I wonder how long the doctrine of the Kingdom of God has been disappearing from the Reformed Church in America. Of course no one would deny the doctrine, but it’s hardly robust in the denomination, and it hardly informs or inspires or directs us. Yet it is the single doctrine most characteristically “Reformed.”
The doctrine has had its variations in the RCA. Orthodox Calvinists stress the “Sovereignty of God” and matters of divine election. Liberals and progressives stress the “Kingdom of God” in matters of social justice and Christian action. The very few RCA Kuyperians try to do both.
We used to joke that our Lord came proclaiming the kingdom and all he got was the church. Our bias was that the kingdom was good and the church was, well, not so good. We have recently seen a recovery in the estimation of the church. Young people are open to parish ministry again, and pastoring is seen as a vanguard of ministry. But the connection between the church and the kingdom has yet to be repaired.
We have the raw material. I will never forget the sermon preached to General Synod by Hendrikus Berkhof at Marble Collegiate Church on the RCA’s 350th anniversary. He called the church the “witness and the first-fruits of the kingdom.” This was simple and powerful. He connected the kingdom and the church with the proper priority: the kingdom, and the divine necessity: the church. He had cast a vision for the RCA.
The denomination’s current Mission and Vision statement is profoundly deficient on this score. Not only does it outdo Roman Catholicism by calling the RCA “the very presence of Jesus Christ in the world,” it never once mentions the Kingdom of God. That’s right, the doctrine of the Kingdom of God is absent from our Mission and Vision. The tragic consequence is that the RCA’s new Ten Year Goal both ignores the kingdom and makes an idol of the church, directing all our resources to make more churches. This vision did not come from God, and to say that it’s “God’s Call” is to take God’s name in vain.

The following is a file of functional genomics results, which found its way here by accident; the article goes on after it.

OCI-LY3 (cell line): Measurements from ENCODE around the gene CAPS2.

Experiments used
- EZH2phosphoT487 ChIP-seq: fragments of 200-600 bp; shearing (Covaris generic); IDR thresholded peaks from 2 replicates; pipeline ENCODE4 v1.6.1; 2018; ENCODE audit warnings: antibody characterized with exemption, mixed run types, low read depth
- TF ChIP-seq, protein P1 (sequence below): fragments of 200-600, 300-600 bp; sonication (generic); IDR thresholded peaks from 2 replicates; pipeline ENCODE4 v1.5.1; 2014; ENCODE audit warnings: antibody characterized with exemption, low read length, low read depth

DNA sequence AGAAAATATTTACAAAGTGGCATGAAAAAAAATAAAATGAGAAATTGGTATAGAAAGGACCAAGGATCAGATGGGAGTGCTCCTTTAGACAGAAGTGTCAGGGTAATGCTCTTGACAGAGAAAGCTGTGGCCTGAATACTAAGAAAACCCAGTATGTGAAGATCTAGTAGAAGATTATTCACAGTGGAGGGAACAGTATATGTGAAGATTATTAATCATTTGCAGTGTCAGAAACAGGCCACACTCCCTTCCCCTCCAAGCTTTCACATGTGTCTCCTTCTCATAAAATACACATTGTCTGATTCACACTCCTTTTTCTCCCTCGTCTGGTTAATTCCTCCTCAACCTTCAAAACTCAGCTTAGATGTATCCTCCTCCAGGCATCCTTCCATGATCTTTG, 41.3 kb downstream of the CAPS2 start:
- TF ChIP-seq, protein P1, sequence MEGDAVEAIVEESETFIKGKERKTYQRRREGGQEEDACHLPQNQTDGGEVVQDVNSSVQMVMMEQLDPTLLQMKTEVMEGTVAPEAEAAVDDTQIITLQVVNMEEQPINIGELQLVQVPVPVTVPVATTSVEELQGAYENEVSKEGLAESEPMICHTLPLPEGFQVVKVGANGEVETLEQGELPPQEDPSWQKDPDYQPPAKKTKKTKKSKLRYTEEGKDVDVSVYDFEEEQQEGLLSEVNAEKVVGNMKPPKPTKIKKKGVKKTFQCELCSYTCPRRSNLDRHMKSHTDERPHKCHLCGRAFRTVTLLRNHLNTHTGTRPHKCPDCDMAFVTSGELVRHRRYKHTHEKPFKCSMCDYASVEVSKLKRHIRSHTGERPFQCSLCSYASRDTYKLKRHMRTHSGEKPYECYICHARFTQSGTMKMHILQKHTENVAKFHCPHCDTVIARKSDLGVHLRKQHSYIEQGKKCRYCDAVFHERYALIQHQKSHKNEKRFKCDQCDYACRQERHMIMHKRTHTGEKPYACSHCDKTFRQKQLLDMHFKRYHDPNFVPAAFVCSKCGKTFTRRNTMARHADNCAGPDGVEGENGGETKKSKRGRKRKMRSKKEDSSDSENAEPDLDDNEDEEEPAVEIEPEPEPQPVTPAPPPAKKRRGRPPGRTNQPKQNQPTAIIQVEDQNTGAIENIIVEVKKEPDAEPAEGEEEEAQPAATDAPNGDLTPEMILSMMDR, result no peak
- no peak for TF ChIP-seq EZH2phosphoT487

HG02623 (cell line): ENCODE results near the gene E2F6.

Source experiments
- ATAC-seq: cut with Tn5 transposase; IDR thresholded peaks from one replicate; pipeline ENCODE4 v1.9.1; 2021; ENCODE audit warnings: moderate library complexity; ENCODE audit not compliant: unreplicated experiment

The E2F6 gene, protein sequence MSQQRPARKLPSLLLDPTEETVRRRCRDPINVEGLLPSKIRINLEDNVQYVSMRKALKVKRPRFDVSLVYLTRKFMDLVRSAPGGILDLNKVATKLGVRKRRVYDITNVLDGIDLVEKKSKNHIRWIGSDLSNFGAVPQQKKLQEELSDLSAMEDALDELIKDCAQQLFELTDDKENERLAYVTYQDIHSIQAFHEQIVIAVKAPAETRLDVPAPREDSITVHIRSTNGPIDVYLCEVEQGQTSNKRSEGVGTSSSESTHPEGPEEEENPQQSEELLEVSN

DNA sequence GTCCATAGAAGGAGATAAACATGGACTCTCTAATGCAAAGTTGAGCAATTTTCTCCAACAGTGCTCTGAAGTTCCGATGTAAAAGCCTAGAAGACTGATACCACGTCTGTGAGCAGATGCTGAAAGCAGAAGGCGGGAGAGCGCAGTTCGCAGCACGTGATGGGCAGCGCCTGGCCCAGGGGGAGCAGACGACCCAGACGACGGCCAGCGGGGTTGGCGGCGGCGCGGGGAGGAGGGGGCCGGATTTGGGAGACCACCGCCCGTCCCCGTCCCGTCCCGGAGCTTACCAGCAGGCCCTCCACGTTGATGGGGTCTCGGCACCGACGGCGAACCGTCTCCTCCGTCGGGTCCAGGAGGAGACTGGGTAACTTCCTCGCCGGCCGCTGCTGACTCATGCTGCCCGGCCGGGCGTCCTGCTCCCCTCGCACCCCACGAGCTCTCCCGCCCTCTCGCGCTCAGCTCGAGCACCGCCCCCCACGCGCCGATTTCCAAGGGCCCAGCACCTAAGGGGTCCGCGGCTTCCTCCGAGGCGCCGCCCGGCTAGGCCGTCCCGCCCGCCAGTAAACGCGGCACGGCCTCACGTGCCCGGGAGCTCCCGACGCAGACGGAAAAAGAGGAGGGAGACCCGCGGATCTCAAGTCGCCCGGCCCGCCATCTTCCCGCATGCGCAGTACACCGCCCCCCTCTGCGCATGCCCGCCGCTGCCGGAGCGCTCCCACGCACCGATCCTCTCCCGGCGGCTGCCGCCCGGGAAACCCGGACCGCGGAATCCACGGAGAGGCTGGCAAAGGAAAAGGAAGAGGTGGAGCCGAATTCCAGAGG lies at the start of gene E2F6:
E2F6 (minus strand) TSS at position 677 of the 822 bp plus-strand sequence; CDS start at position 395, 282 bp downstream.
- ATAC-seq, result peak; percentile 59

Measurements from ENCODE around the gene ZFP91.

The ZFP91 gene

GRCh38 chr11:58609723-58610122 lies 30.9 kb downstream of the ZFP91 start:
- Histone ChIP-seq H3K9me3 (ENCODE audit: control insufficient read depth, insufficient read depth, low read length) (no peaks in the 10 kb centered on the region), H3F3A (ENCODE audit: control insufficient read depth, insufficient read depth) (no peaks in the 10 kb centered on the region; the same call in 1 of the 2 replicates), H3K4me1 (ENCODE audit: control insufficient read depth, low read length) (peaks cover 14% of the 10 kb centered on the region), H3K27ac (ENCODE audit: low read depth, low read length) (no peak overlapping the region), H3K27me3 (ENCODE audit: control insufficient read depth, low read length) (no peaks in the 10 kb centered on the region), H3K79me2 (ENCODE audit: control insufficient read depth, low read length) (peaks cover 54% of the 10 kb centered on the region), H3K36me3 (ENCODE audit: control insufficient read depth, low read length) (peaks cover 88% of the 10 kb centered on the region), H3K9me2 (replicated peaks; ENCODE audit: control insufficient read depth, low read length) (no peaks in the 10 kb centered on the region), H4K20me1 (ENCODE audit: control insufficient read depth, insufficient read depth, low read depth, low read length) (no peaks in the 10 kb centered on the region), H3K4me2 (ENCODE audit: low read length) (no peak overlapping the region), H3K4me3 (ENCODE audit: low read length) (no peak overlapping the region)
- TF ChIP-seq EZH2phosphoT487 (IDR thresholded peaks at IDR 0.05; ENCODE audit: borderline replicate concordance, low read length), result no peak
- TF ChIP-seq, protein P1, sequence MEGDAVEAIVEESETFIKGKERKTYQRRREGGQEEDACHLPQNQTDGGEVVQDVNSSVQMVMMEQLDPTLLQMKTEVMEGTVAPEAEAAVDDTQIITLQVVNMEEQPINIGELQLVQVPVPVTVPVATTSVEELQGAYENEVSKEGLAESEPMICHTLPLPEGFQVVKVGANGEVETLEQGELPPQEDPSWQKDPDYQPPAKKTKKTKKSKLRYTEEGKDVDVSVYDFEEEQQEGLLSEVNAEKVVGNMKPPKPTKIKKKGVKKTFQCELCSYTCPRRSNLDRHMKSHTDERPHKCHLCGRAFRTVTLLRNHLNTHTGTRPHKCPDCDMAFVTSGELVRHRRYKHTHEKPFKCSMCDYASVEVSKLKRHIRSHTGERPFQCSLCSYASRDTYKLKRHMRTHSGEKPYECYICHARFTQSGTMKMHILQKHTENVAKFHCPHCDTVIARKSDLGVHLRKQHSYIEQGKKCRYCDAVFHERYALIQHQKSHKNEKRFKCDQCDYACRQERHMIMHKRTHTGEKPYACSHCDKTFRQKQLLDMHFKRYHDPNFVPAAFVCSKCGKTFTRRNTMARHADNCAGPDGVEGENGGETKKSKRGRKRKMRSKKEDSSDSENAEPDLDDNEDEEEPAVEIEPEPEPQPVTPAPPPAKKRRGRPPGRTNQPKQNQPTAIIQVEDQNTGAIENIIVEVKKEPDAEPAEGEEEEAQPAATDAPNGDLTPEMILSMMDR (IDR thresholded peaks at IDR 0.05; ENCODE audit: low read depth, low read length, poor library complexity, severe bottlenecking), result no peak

The mission of the church is the kingdom, not more churches. Yes, one can say, with Emil Brunner and Lesslie Newbigin, that the church exists for mission as a fire exists for burning, but the goal of the church’s mission is not itself. The so-called “missional” church paradigm is okay only if it’s set in the context of the kingdom.
This is apparent in the Great Commission itself, which is kingdom language front to back. “The gospel” which Jesus speaks of is nothing other than the announcement of the Good News of the Lordship of Christ. In the same way, the account of the ascension in Acts 1 is all kingdom language, when Jesus gives his disciples his last instructions and marching orders.
In the last few years the mission of the Reformed Church in America has been collapsed into what we used to call “church extension.” We never explicitly deny such things as ecumenism, social witness, Christian action, education, and world mission–we just starve them. This is a function of having no doctrine of the Kingdom of God.
The problem predates the Mission and Vision statement. I first noticed it while doing a comparative study of the successive Orders for Holy Baptism in the RCA liturgy. The earlier forms, through 1968, all lead with the doctrine of the Kingdom of God, while the forms of 1987 and 1995 do not. In fact, the 1995 form mentions the Kingdom of God only once, at the end, and doxologically, as something for the distant future. I have argued elsewhere for defining Holy Baptism in kingdom terms. Here let me only suggest that our baptismal forms demonstrate that the Kingdom of God has declined from a priority to an afterthought, and from instruction to doxology.
Compounding the problem is the word “kingdom.” The more inclusive substitutes like “Realm of God” leave something to be desired. Maybe it’s time to renovate the Calvinist “Sovereignty of God” but with more dynamic and narrative content. The word “sovereignty” is ungendered, its etymology is more personal than “realm,” and it’s more current in use than “kingdom.” Beyond that, to speak of the Sovereignty of God is to remind the RCA of a Calvinism we need to remember. It would help us be less fixated on our size and our numbers. And to invest this Sovereignty with the kingdom message of Jesus in the gospels is to call us to what we are in mission for. It would be such a relief for the RCA to stop obsessing about itself, its size, and its numbers. We are not our own mission.